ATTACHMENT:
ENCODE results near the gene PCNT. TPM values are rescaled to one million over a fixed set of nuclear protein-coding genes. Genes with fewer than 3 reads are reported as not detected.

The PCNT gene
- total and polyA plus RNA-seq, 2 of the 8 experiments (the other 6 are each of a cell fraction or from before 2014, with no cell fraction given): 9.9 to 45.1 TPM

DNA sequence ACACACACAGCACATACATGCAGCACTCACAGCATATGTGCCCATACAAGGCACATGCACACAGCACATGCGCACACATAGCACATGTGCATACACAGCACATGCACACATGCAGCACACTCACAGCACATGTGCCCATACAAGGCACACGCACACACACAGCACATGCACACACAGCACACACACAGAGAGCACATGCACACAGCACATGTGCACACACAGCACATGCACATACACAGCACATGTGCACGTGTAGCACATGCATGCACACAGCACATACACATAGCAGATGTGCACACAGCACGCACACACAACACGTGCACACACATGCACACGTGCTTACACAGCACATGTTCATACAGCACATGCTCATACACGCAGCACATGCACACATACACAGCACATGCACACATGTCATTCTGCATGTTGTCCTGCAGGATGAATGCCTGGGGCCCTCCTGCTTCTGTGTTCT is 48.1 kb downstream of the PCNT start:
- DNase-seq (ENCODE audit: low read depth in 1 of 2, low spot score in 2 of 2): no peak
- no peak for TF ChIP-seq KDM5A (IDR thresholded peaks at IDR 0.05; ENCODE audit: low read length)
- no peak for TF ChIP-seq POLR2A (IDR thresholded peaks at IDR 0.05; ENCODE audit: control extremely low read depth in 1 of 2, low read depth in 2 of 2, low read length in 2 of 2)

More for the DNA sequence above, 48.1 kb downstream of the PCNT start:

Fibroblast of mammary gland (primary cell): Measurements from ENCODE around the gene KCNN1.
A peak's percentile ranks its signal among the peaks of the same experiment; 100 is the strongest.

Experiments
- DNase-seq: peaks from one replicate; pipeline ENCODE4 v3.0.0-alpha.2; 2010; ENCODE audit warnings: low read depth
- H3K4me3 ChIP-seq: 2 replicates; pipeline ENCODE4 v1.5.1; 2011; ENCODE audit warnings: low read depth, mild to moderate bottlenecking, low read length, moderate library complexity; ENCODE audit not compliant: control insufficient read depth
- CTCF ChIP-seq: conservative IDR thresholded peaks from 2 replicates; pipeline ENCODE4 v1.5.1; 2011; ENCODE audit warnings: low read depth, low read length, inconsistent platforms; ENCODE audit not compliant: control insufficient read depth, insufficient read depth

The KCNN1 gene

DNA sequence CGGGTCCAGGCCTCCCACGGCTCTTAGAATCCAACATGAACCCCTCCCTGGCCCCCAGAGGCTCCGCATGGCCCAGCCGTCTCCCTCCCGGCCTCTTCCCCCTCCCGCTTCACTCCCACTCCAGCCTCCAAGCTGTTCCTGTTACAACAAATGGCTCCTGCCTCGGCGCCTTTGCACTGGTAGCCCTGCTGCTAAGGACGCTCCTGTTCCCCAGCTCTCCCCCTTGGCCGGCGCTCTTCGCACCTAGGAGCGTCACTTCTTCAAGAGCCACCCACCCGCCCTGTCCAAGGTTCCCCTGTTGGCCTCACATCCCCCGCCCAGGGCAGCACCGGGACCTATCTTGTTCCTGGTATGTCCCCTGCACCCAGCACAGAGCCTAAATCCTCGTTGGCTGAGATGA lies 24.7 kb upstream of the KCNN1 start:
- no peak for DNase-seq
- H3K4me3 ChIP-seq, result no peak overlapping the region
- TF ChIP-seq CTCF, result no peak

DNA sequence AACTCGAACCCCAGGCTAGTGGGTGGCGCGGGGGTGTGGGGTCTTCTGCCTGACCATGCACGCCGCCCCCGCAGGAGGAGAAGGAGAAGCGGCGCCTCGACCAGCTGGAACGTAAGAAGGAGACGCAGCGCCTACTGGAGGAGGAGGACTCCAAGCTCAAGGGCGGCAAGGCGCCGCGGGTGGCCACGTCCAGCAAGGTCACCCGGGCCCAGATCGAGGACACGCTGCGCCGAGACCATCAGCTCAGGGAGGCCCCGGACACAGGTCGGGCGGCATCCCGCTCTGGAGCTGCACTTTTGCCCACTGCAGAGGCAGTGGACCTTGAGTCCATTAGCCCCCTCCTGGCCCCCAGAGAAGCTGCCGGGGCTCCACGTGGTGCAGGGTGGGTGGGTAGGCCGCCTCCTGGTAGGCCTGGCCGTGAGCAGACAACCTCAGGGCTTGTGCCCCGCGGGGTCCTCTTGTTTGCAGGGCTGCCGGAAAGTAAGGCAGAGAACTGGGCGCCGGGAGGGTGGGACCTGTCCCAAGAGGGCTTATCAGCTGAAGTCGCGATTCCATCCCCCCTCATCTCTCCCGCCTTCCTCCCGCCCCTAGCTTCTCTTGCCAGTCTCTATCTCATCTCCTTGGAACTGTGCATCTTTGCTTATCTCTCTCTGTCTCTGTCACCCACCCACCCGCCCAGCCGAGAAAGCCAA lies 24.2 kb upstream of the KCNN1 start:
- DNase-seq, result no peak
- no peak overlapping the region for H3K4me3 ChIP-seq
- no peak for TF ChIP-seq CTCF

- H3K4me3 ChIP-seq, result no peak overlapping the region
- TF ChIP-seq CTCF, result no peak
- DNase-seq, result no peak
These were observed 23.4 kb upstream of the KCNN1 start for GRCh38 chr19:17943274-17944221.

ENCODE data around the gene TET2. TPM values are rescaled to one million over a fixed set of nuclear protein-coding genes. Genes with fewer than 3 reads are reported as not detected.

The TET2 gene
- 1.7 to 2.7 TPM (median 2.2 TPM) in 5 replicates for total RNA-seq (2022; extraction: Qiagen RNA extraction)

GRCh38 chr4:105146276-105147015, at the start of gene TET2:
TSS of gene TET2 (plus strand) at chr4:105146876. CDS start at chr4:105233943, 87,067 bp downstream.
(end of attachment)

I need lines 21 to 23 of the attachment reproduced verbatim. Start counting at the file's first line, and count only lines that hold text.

- DNase-seq, result no peak
- no peak overlapping the region for H3K4me3 ChIP-seq
- no peak for TF ChIP-seq CTCF